- If the earpad is worn out, then it gets flat (at best) or its air permeability changes (worst case scenario). There may be cracks on the earpad leather, or the pseudo leather simply falls off from the surface in pieces. What do we do in the first case? Before the action begins, you’ll need to press the earpiece harder against the rig to reduce the volume of the front acoustic chamber affecting the sound. The second case won’t give you a chance of getting some reliable sound output measurements in the subbass and bass sections.
But even if the earpads are fresh – not crumpled and without holes, – even a small difference in pressure will affect the sound. For example, like this:
Or even like this:
2.3. The shift
And not just a shift, but a shift with a turn, which also greatly affects the frequency response measurements, usually in higher-frequency range. Moreover, if the earpiece driver is installed in parallel to the head surface of the head (with reservations, of course), then the impact isn’t too big. But if the driver is placed at a small angle, as in Sennheiser HD800/S, Focal Utopia, Sony 1000xmX and even Logitech G933/935, then the sound will change very much at rotation. And here the situation is even worse than at an average interaural base, since nobody ever cared to research the average angle of the headphones people use.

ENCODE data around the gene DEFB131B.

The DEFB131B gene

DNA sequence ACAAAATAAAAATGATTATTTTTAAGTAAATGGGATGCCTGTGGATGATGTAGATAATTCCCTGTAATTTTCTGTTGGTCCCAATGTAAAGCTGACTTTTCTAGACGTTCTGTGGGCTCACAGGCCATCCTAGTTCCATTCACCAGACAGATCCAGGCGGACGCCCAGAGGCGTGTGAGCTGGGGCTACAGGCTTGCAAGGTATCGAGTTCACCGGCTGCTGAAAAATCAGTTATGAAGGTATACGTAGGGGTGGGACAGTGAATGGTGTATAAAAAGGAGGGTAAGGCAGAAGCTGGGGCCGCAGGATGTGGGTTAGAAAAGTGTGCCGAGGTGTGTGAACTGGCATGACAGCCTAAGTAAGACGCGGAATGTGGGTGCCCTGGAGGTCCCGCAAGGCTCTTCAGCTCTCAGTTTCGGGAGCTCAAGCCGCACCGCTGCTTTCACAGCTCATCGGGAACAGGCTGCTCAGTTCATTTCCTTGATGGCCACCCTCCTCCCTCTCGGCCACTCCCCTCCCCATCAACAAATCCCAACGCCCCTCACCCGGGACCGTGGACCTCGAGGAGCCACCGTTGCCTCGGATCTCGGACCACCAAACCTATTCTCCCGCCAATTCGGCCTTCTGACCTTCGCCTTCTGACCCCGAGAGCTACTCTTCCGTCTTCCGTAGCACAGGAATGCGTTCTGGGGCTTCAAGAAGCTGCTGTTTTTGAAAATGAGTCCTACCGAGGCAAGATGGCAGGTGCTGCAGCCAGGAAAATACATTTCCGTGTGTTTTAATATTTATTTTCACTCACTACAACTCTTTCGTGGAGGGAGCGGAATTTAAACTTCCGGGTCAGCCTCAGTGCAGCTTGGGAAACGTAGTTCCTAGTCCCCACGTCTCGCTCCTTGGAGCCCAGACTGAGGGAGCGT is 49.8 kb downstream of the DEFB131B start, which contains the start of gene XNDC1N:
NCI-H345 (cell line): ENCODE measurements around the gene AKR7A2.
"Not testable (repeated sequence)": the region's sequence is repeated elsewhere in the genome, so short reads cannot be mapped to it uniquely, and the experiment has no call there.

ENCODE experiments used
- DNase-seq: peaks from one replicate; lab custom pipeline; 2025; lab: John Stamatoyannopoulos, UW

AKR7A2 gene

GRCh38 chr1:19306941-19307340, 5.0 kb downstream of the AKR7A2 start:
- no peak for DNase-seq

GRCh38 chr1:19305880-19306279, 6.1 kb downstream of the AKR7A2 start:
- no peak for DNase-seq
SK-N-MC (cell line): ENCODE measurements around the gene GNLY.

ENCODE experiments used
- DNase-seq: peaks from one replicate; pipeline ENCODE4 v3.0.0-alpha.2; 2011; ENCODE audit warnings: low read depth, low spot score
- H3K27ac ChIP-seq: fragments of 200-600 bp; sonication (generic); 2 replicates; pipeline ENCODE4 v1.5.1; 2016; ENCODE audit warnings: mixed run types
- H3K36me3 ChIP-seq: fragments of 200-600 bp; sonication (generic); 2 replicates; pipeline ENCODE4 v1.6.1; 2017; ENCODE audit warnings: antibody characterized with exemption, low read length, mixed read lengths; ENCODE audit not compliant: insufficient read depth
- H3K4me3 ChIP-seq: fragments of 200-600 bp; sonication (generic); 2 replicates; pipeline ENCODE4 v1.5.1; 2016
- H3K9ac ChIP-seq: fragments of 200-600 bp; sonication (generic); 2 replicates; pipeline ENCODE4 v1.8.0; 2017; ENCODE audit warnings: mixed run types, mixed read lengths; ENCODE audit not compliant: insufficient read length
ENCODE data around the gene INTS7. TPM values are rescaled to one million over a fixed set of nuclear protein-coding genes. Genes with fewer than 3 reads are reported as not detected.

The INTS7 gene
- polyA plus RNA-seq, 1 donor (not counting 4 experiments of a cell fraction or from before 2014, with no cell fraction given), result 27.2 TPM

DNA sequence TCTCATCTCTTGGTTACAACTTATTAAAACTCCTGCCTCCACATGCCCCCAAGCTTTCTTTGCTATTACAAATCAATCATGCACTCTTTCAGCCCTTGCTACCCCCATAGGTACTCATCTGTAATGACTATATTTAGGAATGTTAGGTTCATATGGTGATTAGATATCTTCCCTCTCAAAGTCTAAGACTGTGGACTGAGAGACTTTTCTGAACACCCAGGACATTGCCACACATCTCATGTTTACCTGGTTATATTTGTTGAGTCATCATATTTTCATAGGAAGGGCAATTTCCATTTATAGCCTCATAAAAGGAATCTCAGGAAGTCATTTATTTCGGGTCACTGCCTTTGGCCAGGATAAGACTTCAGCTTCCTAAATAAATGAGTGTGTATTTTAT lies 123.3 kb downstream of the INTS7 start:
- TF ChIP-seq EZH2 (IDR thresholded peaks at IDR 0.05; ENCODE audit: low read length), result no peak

In real conditions, it looks something like this:
3. The limitations and the accuracy of measurements strike back
3.1. The rig limitations
I’ll let myself remind you that the IEC60318-4 standard itself and the complying inner ear simulator are limited in measurements by the following parameters.
- Frequency range: from 100 to 10 kHz
- Measurement error: from ± 0.6 dB to ±2.2 dB
3.2. The real difference between the ears